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Carabosse presents Dracula. Stantonbury Theatre.

To attend a performance of Dracula on Halloween is indeed a special occasion. To do it where the audience have dressed up in ‘Victoriana’ really made it feel extra spooky.


The story opens when Johnathan (Andrew Gibbons) travels to meet Dracula and sees things that cannot be unseen. He escapes and his fiancée comes to rescue him but he is a changed man from his experiences. His fiancée, Mina (Danni Kushner) is friends with Lucy (Abigail Thorne) who writes regularly to Mina about her choice of men. Lucy flirts wildly with Dr Seward (Alexander JC Forni), Quincey (Michael Hutchinson) and Arthur Holmwood (Dennis French), that latter of whom she later marries. When Lucy becomes unwell, Dr Seward is called to help and he in turn calls Van Helsing (Debbie Leonard) to try to resolve this mystery. Dr Seward is also fascinated with his patients at his mental hospital, especially one called Renfield (Sean Calvert).


This is my first experience of a Carabosse production and I have to say I am hugely impressed. I firstly want to talk about Dracula. There are actually two Draculas which is a genius piece of direction. Both versions were exquisitely acted. There is romantic, sexy (and sometimes its quite raunchy on stage) Dracula (Jordan Murphy) which makes the 80’s goth in me want to give myself over to him. And then there is the older, scary, vulgar yet still compelling Dracula (Tim Dalgleish) who has no compassion and seems proud of his status and his reputation.


In act two Harker, Mina, Van Helsing, Seward, Quincey and Arthur make efforts to track down Dracula for the good of the world. The climax of the show is the good versus evil tale of old, and we are torn between wanting good to win and being seduced by Dracula, well at least I am. There is such a lot going on stage, it’s a detailed and complex production and you do need to pay attention to absorb it all. There are often two scenes playing out in tandem, alongside use of projection images to one side and at the backdrop to help set the scenes. It is very effective and keeps your attention. I want to give a special shout out to the inmates of the mental hospital. On stage for practically the whole show and never slipped out of character. It was mesmerising to watch.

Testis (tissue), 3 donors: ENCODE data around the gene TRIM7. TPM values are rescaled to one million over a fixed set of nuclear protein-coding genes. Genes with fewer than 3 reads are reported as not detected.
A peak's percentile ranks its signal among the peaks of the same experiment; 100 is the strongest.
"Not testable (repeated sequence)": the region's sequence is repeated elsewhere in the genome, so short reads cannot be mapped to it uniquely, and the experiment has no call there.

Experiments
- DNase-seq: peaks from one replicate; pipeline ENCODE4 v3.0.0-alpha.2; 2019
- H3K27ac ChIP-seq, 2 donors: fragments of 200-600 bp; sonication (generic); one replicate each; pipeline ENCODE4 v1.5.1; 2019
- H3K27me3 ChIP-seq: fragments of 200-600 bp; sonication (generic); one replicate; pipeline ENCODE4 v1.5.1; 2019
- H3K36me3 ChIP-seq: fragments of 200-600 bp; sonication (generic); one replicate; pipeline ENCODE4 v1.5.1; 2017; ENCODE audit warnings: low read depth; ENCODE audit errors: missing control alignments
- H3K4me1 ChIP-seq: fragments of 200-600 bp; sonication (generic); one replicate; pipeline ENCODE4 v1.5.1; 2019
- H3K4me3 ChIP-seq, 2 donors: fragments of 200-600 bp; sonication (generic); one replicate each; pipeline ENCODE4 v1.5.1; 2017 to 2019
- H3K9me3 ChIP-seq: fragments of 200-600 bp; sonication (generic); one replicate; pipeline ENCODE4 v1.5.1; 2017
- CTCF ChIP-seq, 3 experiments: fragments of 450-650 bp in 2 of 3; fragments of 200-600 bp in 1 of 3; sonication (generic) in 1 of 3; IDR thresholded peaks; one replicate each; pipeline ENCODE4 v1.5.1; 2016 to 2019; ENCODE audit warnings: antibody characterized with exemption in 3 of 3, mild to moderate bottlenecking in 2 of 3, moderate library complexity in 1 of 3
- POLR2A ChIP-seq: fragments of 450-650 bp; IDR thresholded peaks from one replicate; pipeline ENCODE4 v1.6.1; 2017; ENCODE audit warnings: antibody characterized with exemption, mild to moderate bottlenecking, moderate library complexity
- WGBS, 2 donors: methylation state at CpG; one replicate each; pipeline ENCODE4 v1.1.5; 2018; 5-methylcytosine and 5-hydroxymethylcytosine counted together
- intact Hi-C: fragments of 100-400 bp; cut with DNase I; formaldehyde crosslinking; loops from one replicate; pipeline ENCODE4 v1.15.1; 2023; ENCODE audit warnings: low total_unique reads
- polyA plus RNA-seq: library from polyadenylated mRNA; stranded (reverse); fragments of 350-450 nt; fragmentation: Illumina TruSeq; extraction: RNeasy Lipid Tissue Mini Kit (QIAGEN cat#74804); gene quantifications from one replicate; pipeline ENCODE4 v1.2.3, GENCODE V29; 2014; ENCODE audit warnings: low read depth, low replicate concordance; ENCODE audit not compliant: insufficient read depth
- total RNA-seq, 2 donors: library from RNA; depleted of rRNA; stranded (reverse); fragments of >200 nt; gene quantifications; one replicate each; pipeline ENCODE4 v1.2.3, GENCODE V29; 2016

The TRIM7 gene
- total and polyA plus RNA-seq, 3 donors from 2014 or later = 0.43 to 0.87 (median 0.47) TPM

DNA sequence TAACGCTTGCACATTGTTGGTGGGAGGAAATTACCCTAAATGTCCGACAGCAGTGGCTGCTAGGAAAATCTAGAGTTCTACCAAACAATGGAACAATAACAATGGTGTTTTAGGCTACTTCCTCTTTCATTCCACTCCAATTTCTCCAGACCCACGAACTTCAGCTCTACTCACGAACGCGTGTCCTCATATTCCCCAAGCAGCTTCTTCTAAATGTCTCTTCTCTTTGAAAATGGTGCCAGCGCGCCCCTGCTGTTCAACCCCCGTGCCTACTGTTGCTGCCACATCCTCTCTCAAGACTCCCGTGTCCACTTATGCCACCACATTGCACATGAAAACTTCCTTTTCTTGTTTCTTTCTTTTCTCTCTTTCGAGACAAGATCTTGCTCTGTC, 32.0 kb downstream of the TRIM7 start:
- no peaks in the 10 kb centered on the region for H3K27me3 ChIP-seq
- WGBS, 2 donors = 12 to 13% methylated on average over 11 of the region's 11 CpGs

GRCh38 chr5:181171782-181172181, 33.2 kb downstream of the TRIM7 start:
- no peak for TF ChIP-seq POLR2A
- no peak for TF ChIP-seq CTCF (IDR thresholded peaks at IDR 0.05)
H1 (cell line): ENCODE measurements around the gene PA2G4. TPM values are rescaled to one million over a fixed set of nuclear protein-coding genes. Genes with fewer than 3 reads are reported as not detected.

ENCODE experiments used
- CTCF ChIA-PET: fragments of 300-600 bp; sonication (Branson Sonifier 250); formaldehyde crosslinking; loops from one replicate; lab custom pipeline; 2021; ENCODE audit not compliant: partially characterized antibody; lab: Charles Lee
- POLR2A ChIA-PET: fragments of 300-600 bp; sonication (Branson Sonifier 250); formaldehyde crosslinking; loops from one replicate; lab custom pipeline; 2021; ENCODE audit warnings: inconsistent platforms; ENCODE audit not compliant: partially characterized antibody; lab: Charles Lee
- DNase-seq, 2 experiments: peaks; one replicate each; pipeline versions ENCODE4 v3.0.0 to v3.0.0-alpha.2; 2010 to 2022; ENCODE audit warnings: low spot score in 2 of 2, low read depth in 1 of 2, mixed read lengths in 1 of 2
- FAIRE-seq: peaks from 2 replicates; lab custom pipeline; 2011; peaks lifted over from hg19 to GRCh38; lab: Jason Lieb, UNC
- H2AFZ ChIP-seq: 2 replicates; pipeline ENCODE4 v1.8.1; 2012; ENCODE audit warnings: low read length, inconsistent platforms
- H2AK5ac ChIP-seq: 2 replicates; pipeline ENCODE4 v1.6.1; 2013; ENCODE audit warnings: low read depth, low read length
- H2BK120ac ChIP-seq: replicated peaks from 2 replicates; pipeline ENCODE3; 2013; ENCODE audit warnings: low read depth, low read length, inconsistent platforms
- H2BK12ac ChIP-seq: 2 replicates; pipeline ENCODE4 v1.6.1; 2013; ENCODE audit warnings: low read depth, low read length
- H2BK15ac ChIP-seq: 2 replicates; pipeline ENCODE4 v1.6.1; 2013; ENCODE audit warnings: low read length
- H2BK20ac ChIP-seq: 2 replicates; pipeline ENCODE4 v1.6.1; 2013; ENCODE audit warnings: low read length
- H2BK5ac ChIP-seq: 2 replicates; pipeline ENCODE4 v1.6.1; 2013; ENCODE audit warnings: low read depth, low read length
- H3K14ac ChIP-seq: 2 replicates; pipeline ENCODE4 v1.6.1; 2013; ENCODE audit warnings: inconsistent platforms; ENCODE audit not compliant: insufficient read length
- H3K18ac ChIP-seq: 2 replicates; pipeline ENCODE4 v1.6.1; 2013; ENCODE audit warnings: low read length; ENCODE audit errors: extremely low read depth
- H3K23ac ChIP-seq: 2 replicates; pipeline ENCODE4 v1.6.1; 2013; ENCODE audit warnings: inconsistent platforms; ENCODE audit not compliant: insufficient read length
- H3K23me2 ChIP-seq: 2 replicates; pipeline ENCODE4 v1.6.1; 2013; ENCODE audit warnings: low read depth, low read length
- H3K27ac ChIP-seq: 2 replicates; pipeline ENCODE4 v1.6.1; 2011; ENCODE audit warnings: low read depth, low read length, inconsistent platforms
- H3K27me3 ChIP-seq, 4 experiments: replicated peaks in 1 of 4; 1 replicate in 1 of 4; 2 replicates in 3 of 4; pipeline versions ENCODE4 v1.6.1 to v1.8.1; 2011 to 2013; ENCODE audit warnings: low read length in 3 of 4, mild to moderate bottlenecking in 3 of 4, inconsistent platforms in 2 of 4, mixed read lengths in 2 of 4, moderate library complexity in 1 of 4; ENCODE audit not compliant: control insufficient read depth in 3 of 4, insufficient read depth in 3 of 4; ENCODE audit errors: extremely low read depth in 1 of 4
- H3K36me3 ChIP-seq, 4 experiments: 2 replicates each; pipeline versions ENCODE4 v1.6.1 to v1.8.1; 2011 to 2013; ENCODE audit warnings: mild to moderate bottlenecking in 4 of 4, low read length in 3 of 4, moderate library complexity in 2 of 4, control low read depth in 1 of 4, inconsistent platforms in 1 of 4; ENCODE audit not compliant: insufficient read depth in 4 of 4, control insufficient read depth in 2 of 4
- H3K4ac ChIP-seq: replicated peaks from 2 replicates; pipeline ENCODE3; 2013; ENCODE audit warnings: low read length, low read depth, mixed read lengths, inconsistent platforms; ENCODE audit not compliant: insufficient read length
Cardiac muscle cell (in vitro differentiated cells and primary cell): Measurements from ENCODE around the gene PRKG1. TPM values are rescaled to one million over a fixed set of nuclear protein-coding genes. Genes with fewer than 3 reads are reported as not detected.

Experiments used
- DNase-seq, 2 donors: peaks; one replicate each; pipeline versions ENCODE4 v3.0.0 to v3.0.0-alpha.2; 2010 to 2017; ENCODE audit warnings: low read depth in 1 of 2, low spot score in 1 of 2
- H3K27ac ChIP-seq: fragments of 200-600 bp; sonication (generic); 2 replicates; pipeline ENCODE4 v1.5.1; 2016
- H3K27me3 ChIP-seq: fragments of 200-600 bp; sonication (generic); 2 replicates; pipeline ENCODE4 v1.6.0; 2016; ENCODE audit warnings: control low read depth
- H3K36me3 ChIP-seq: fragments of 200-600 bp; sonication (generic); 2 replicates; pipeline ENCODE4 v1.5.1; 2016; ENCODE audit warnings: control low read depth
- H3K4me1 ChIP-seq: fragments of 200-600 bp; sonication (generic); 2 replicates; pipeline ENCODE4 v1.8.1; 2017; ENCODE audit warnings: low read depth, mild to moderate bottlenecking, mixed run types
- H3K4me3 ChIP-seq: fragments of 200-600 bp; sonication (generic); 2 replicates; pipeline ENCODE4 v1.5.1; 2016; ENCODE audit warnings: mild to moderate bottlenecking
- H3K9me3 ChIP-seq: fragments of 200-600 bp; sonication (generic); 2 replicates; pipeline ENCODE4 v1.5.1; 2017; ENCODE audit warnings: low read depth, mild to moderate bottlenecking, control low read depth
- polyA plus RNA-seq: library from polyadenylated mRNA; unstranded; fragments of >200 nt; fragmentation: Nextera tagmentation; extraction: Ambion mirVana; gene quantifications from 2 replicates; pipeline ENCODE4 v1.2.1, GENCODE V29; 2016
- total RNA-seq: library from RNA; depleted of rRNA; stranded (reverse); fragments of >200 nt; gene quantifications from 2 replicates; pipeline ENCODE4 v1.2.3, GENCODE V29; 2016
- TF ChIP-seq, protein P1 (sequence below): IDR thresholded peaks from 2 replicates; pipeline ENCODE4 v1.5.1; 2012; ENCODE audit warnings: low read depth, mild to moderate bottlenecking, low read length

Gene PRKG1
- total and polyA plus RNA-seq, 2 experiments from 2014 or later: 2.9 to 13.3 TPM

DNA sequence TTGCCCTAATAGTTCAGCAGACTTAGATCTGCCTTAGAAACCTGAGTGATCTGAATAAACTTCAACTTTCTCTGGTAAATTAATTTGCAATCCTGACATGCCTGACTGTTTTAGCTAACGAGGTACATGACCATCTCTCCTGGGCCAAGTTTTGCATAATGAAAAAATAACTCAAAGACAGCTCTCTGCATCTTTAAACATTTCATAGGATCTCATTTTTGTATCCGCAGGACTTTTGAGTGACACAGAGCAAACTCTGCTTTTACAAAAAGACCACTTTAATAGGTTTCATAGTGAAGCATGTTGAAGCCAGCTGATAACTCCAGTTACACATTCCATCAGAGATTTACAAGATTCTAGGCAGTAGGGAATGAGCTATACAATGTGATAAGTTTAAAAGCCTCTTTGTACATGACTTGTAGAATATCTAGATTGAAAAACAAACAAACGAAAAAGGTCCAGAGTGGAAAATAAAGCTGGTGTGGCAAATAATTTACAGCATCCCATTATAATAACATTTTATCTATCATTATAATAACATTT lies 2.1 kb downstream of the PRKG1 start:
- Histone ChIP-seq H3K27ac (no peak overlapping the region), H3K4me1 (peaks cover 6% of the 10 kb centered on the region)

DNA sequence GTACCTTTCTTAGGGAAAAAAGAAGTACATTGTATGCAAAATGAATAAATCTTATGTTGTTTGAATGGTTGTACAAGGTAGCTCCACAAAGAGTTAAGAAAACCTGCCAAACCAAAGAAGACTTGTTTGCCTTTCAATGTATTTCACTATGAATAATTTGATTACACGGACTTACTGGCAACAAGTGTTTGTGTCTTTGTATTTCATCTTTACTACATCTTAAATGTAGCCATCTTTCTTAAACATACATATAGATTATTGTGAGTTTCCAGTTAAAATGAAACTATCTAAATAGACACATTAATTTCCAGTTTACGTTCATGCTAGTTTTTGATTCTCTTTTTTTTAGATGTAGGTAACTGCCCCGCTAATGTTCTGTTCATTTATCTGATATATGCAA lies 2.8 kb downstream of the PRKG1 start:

I loved the Vampire Nation end of the story. The speech felt like we needed to save the planet for future generations but instead of discussing climate change, it was about saving and preserving the food chain for vampires. The speech was so rousing I wanted to join them. The cast are exceptional. I am blown away that we have so much talent locally and can enjoy such wonderful productions on our doorstep. This would be a sell out in any city, including Whitby. I also loved hearing Bauhaus’ Bela Lugosi’s Dead in the interval. The music has been really considered to that kind of detail.


It really feels immersive. I felt totally captivated by the performances and storytelling. The direction is phenomenal and I can honestly say I have not seen anything like this before. This is a classy production of a spellbinding show. Dracula is at Stantonbury Theatre until 4 November.


And don’t miss the extraordinary Dracula themed pop-up art exhibition in the bar curated by students of MK College.


Warning:

- Dracula depicts scenes of Violence and of a sexual nature. Age guidance 12+

- Please note that the show runs for two and a half hours with an interval after the first one and a half hours, so make sure you have had a toilet break before hand as you won’t want to miss any of the action.



Carabosse is a community interest theatre company founded in 2012 by Sally Luff.



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